- Some believe goldfish have a three-second memory, which was proven false. Studies show that goldfish have a memory span of at least three months and can identify between various shapes, colors, and sounds.
- They also have strong associative learning abilities, including social learning skills. Their strong visual acuity lets them differentiate their owners and other humans with food, sometimes “begging” for food whenever their owners go near them. Auditory responses from a blind goldfish proved that it can distinguish one family member and a friend by voice, or vibration of sound.
- They also show a variety of social behaviors. When new fish are placed in the tank, aggressive social behaviors may sometimes take place, such as chasing the new fish, or fin nipping. Those fish that have been living together sometimes show schooling and feeding behaviors.
- Goldfish, like other fish kept as pets, dislike being petted. Touching a goldfish can be dangerous to its heath, causing the protective slime coat to be destroyed or removed.
LIFE CYCLE AND REPRODUCTION
- Just like all cyprinids, goldfish produce adhesive eggs fastened to aquatic vegetation. These eggs hatch within two to three days, releasing fry big enough to be described as “an eyelash with two eyeballs”.
- WIthin a week, the fry start to take the shape of a goldfish, although it can take as much as a year before they mature; until then, they are covered with metallic brown scales. In their first few weeks after hatching, the fry grow quickly, an adaptation born of the high risk of getting eaten by the adult goldfish in their habitat.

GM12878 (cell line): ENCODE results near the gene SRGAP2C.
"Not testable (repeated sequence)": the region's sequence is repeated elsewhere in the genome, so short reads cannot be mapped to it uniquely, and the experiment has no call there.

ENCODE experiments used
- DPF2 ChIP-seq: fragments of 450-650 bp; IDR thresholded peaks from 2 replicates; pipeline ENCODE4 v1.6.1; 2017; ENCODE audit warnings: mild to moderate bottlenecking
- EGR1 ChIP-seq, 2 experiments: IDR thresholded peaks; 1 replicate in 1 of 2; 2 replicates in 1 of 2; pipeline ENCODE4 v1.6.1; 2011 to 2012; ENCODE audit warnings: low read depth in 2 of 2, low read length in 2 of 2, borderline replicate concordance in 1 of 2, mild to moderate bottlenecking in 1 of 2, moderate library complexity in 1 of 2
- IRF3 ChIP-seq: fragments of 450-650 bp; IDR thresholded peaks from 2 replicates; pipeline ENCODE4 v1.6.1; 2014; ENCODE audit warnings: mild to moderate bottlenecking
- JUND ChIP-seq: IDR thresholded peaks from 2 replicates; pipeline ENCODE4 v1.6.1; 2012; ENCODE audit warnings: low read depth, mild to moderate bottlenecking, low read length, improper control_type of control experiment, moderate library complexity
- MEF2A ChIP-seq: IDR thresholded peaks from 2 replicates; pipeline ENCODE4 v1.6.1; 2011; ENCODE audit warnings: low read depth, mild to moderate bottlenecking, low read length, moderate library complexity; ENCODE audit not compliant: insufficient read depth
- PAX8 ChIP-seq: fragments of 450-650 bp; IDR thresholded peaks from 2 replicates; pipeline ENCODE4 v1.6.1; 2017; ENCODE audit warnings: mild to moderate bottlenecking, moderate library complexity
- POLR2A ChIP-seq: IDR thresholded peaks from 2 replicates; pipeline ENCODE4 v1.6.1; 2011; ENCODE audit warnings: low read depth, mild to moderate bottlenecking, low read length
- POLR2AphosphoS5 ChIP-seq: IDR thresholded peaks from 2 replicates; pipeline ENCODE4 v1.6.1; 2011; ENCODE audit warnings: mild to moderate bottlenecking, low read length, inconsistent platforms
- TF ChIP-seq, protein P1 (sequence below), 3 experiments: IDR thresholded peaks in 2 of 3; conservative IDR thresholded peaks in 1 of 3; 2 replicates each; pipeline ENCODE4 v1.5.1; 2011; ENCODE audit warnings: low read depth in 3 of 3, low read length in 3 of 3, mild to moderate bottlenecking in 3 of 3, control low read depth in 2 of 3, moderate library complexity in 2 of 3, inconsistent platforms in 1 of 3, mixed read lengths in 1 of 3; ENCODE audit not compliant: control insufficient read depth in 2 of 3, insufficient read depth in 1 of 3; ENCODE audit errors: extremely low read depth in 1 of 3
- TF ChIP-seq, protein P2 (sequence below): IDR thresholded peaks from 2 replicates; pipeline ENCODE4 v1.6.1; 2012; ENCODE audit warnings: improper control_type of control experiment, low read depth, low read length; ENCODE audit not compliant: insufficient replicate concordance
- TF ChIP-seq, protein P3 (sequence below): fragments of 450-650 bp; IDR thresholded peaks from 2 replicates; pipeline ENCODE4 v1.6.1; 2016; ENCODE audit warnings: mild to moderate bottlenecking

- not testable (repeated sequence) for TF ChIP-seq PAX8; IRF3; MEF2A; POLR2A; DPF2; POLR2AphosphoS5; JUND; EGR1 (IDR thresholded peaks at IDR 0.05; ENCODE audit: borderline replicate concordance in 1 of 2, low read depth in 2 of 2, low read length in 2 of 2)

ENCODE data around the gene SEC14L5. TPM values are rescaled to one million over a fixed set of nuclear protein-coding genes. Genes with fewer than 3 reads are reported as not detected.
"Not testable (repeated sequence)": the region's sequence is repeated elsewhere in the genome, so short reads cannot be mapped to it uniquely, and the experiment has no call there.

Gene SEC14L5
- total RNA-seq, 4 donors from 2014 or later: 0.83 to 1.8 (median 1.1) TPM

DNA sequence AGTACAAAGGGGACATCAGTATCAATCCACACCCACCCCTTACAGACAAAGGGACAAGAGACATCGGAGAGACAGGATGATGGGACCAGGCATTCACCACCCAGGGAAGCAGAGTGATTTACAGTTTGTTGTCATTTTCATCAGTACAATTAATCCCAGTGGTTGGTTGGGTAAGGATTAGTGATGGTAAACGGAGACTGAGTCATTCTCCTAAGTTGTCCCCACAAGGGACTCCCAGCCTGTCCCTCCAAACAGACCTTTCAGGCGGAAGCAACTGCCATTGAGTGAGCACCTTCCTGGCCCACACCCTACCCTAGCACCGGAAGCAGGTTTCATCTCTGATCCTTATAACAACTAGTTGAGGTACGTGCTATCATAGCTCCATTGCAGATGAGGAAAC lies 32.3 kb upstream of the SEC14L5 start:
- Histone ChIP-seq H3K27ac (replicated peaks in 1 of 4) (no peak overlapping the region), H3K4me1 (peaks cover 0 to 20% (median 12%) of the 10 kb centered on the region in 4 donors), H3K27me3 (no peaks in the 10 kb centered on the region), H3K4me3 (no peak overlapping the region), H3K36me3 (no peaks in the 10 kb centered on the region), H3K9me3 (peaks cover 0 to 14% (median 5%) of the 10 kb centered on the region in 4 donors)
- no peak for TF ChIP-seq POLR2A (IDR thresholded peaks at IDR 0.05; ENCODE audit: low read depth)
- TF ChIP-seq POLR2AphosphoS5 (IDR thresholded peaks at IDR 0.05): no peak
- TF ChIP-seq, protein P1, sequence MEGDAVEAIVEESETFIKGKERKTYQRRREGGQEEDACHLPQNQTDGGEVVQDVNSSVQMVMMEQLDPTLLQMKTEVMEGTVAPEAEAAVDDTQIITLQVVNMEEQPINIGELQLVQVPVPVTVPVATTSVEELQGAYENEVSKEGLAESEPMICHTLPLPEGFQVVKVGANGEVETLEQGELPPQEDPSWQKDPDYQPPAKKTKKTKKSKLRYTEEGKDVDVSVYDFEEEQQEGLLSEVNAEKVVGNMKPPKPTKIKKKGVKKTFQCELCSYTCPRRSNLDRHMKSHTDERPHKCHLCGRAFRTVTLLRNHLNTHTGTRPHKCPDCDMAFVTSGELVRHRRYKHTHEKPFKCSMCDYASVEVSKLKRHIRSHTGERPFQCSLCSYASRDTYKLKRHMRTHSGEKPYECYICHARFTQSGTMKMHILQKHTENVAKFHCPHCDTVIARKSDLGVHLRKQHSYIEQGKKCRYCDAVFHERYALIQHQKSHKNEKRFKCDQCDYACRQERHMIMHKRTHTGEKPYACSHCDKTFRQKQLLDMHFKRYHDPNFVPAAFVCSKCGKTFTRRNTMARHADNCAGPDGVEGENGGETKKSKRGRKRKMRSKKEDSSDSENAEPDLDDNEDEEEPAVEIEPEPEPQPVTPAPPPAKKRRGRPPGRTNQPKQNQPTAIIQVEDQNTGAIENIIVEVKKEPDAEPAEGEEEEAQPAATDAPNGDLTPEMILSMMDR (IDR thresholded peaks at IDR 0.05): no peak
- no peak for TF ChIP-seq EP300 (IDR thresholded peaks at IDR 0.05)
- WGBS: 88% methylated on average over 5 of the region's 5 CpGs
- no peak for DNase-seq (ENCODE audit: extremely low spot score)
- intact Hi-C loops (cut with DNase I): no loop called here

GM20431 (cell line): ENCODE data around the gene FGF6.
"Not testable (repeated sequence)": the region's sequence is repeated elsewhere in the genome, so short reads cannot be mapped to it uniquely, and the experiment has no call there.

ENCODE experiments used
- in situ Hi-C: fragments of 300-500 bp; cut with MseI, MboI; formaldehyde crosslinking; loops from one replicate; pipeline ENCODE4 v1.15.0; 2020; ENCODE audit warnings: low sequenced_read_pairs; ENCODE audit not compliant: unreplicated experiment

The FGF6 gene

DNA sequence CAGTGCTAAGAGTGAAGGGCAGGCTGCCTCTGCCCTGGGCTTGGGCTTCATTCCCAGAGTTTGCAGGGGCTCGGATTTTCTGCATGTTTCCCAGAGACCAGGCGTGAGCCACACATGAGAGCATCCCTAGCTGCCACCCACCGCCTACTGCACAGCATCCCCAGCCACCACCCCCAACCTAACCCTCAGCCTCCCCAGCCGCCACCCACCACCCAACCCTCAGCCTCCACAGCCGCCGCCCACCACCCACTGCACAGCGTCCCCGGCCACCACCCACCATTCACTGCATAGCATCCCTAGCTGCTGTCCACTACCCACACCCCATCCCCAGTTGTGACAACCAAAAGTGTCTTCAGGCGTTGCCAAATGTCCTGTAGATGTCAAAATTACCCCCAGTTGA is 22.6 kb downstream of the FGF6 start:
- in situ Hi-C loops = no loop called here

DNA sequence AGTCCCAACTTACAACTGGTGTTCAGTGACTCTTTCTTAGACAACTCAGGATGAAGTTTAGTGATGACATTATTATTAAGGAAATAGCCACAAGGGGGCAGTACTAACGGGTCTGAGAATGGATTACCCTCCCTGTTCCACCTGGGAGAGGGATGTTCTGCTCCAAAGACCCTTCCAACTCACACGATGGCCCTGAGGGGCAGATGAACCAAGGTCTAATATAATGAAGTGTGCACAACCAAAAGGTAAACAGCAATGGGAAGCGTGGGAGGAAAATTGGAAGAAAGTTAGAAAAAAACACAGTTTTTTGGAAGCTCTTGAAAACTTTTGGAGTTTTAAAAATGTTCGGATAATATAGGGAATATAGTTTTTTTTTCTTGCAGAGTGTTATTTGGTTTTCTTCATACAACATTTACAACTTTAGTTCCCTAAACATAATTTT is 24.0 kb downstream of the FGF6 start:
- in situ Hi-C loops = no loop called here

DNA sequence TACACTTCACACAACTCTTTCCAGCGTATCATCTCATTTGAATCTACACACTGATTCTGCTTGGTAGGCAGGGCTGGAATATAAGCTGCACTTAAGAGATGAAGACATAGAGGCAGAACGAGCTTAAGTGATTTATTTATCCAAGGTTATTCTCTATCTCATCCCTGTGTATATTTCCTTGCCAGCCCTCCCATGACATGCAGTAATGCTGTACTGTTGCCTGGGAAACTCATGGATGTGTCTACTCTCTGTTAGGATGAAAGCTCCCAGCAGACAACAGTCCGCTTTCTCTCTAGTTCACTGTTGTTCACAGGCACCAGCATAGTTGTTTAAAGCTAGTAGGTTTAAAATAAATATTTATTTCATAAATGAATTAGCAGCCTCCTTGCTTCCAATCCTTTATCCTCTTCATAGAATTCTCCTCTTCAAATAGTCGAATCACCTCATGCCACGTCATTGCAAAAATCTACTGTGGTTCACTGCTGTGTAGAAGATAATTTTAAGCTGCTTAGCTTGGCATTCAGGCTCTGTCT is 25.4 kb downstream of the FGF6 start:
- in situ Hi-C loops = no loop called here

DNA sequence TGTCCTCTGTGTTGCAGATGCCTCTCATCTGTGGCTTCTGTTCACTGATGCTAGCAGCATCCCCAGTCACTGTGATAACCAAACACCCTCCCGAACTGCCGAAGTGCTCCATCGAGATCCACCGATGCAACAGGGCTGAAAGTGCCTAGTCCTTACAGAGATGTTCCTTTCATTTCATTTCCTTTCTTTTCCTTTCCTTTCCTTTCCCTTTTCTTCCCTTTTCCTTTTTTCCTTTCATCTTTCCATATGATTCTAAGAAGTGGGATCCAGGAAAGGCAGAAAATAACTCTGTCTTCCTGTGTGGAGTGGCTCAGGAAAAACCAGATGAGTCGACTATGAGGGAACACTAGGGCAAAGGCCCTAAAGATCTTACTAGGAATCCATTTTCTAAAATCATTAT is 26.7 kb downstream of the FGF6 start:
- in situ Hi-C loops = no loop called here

- Most goldfish will breed if left to themselves, especially in ponds. Males run after females, bumping and nudging them to allow females to release their eggs, which the males will fertilize.
- Some scientists assume goldfish can only be sexually mature if provided with enough water and right nutrients. If kept well, they may also be bred indoors. Breeding usually takes place after a critical change in temperature, often in spring. In aquariums, eggs should be placed in another tank, as the parents will most likely feed on their young. Dense plants like Cabomba or Elodea or a spawning mop are used to hold their eggs.
- Similar to other aquarium fish, like guppies, goldfish and other carp are usually moved to stagnant bodies of water to lessen the mosquito populations, preventing the spread of West Nile Virus, which depends on mosquitoes to migrate.
This is a fantastic bundle which includes everything you need to know about the goldfish across 21 in-depth pages. These are ready-to-use Goldfish worksheets that are perfect for teaching students about the goldfish (Carassius auratus) which is a freshwater fish in the family Cyprinidae under the order Cypriniformes. Ubiquitous in nature and seen as a symbol of luck and fortune, the goldfish was domesticated years ago for ornamental use in ponds and tanks.
Complete List Of Included Worksheets
- Goldfish Facts
- Good Day Goldfish
- Label a Goldfish
- Think Tank
- Spectrum of Colors
- There’s More Than You Know
- Gold and Koi
- Fishy Questions
- As Pets
- Goldfish Life Cycle
- Economic Importance
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Link will appear as Goldfish Facts & Worksheets: https://kidskonnect.com - KidsKonnect, January 4, 2021
Use With Any Curriculum